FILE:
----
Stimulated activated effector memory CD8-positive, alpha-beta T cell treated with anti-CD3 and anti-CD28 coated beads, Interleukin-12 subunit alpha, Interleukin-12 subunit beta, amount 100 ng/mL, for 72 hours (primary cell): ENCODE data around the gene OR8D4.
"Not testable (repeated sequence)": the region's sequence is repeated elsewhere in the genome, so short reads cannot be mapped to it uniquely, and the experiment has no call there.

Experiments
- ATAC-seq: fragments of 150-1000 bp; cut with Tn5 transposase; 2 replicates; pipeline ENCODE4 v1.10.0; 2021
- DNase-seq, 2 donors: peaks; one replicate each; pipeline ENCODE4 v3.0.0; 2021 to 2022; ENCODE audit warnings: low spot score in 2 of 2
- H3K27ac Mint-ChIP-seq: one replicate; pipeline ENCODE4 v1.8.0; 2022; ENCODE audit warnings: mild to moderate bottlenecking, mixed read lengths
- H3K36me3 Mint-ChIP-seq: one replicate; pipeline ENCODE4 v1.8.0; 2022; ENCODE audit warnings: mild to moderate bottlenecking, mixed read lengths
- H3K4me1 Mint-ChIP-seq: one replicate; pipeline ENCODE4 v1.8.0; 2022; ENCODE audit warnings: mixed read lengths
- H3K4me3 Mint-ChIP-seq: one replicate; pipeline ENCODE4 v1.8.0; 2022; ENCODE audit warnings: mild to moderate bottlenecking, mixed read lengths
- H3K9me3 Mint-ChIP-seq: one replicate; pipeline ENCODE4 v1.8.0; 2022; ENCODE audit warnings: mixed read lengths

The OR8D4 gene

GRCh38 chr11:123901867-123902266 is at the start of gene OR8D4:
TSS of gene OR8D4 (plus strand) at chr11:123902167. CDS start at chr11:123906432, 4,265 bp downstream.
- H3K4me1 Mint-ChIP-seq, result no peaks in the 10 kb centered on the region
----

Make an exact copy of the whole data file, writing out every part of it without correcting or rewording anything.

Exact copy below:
Stimulated activated effector memory CD8-positive, alpha-beta T cell treated with anti-CD3 and anti-CD28 coated beads, Interleukin-12 subunit alpha, Interleukin-12 subunit beta, amount 100 ng/mL, for 72 hours (primary cell): ENCODE data around the gene OR8D4.
"Not testable (repeated sequence)": the region's sequence is repeated elsewhere in the genome, so short reads cannot be mapped to it uniquely, and the experiment has no call there.

Experiments
- ATAC-seq: fragments of 150-1000 bp; cut with Tn5 transposase; 2 replicates; pipeline ENCODE4 v1.10.0; 2021
- DNase-seq, 2 donors: peaks; one replicate each; pipeline ENCODE4 v3.0.0; 2021 to 2022; ENCODE audit warnings: low spot score in 2 of 2
- H3K27ac Mint-ChIP-seq: one replicate; pipeline ENCODE4 v1.8.0; 2022; ENCODE audit warnings: mild to moderate bottlenecking, mixed read lengths
- H3K36me3 Mint-ChIP-seq: one replicate; pipeline ENCODE4 v1.8.0; 2022; ENCODE audit warnings: mild to moderate bottlenecking, mixed read lengths
- H3K4me1 Mint-ChIP-seq: one replicate; pipeline ENCODE4 v1.8.0; 2022; ENCODE audit warnings: mixed read lengths
- H3K4me3 Mint-ChIP-seq: one replicate; pipeline ENCODE4 v1.8.0; 2022; ENCODE audit warnings: mild to moderate bottlenecking, mixed read lengths
- H3K9me3 Mint-ChIP-seq: one replicate; pipeline ENCODE4 v1.8.0; 2022; ENCODE audit warnings: mixed read lengths

The OR8D4 gene

GRCh38 chr11:123901867-123902266 is at the start of gene OR8D4:
TSS of gene OR8D4 (plus strand) at chr11:123902167. CDS start at chr11:123906432, 4,265 bp downstream.
- H3K4me1 Mint-ChIP-seq, result no peaks in the 10 kb centered on the region